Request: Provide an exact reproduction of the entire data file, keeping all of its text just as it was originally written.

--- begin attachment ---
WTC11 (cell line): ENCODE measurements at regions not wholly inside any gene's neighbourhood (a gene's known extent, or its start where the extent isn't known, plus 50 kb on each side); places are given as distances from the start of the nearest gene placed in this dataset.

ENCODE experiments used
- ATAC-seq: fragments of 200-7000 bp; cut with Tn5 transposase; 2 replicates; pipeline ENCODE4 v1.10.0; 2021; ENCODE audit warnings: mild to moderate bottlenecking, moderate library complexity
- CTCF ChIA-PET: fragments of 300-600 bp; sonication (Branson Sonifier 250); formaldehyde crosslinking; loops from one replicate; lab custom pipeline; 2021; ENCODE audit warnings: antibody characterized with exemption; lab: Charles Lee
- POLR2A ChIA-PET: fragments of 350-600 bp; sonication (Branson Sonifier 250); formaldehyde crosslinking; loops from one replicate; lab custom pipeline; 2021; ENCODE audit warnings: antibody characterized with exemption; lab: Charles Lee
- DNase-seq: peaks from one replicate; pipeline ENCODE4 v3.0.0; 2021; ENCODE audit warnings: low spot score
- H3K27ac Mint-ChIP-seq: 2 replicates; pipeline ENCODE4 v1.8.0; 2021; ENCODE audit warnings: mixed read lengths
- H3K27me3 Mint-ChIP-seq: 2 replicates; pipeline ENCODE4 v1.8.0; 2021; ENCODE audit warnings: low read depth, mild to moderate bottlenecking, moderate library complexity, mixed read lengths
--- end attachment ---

WTC11 (cell line): ENCODE measurements at regions not wholly inside any gene's neighbourhood (a gene's known extent, or its start where the extent isn't known, plus 50 kb on each side); places are given as distances from the start of the nearest gene placed in this dataset.

ENCODE experiments used
- ATAC-seq: fragments of 200-7000 bp; cut with Tn5 transposase; 2 replicates; pipeline ENCODE4 v1.10.0; 2021; ENCODE audit warnings: mild to moderate bottlenecking, moderate library complexity
- CTCF ChIA-PET: fragments of 300-600 bp; sonication (Branson Sonifier 250); formaldehyde crosslinking; loops from one replicate; lab custom pipeline; 2021; ENCODE audit warnings: antibody characterized with exemption; lab: Charles Lee
- POLR2A ChIA-PET: fragments of 350-600 bp; sonication (Branson Sonifier 250); formaldehyde crosslinking; loops from one replicate; lab custom pipeline; 2021; ENCODE audit warnings: antibody characterized with exemption; lab: Charles Lee
- DNase-seq: peaks from one replicate; pipeline ENCODE4 v3.0.0; 2021; ENCODE audit warnings: low spot score
- H3K27ac Mint-ChIP-seq: 2 replicates; pipeline ENCODE4 v1.8.0; 2021; ENCODE audit warnings: mixed read lengths
- H3K27me3 Mint-ChIP-seq: 2 replicates; pipeline ENCODE4 v1.8.0; 2021; ENCODE audit warnings: low read depth, mild to moderate bottlenecking, moderate library complexity, mixed read lengths